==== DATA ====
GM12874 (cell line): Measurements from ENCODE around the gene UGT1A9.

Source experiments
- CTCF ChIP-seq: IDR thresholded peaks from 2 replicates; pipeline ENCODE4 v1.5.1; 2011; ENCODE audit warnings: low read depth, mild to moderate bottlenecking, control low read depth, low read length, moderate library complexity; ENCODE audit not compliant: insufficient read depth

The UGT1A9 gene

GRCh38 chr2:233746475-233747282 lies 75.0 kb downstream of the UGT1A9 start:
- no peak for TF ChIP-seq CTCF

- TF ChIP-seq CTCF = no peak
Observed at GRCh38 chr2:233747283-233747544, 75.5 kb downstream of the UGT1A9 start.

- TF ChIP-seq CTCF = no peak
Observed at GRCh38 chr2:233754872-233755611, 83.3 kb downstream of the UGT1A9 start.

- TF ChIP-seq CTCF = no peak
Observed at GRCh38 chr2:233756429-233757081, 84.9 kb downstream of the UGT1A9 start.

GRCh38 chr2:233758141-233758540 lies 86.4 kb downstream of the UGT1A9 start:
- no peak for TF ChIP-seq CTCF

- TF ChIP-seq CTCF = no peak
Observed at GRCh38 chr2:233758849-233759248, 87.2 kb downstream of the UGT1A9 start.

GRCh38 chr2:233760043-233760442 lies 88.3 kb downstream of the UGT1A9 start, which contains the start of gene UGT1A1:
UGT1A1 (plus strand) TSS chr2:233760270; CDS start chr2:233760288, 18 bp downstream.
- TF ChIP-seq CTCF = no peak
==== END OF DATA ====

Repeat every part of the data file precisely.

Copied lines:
GM12874 (cell line): Measurements from ENCODE around the gene UGT1A9.

Source experiments
- CTCF ChIP-seq: IDR thresholded peaks from 2 replicates; pipeline ENCODE4 v1.5.1; 2011; ENCODE audit warnings: low read depth, mild to moderate bottlenecking, control low read depth, low read length, moderate library complexity; ENCODE audit not compliant: insufficient read depth

The UGT1A9 gene

GRCh38 chr2:233746475-233747282 lies 75.0 kb downstream of the UGT1A9 start:
- no peak for TF ChIP-seq CTCF

- TF ChIP-seq CTCF = no peak
Observed at GRCh38 chr2:233747283-233747544, 75.5 kb downstream of the UGT1A9 start.

- TF ChIP-seq CTCF = no peak
Observed at GRCh38 chr2:233754872-233755611, 83.3 kb downstream of the UGT1A9 start.

- TF ChIP-seq CTCF = no peak
Observed at GRCh38 chr2:233756429-233757081, 84.9 kb downstream of the UGT1A9 start.

GRCh38 chr2:233758141-233758540 lies 86.4 kb downstream of the UGT1A9 start:
- no peak for TF ChIP-seq CTCF

- TF ChIP-seq CTCF = no peak
Observed at GRCh38 chr2:233758849-233759248, 87.2 kb downstream of the UGT1A9 start.

GRCh38 chr2:233760043-233760442 lies 88.3 kb downstream of the UGT1A9 start, which contains the start of gene UGT1A1:
UGT1A1 (plus strand) TSS chr2:233760270; CDS start chr2:233760288, 18 bp downstream.
- TF ChIP-seq CTCF = no peak